Winter chaos versus employment law

Q. As an employer it can’t be right that I am expected to pay an employee who is unable to perform their duties?

Unless an employer has a specific clause written into contracts of employment saying that if employees cannot get into work because of weather, they lose a day’s pay or employees’ pay is based on actual units of work undertaken, they would almost certainly remain entitled to receive pay.

Employees have statutory protection against an unauthorised deduction being made from their wages, so if the employer has no contractual right to deduct pay and if the employee does not consent, deducting pay would be potentially subject to legal challenge.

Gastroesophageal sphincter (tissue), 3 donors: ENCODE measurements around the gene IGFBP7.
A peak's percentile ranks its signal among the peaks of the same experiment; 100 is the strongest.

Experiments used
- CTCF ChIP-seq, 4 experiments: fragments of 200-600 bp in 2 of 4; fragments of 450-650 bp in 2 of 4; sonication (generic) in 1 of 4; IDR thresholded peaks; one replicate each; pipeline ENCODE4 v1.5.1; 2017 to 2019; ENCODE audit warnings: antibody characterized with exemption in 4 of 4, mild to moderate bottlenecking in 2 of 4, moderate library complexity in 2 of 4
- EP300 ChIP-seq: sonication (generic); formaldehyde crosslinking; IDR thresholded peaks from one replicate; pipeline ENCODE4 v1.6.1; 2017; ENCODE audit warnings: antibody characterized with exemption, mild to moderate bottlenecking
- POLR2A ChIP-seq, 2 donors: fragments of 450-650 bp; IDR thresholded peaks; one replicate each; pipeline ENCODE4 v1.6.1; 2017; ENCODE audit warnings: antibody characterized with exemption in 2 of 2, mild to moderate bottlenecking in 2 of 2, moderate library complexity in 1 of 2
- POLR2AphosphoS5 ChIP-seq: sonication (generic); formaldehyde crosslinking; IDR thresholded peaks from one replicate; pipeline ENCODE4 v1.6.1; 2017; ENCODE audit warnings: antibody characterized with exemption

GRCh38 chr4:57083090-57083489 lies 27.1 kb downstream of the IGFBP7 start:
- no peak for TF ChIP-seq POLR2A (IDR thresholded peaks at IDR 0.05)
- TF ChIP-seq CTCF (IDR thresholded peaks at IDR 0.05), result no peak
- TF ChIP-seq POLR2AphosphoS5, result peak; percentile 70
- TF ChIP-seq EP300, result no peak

In any event, given the widespread disruption in many parts of the country and travel warnings not to make non-essential journeys, it is unlikely that many managers would take this step.

I suspect that most employers would take a less draconian approach than deducting pay and would seek to accommodate a temporary disruption by employees working from home or asking employees to take a non-working day as part of their holiday entitlement.

It is also possible that in the difficult economic climate employees felt that they did not wish to challenge their employer and reluctantly accepted a deduction from pay where potential scope would have existed for legal challenge.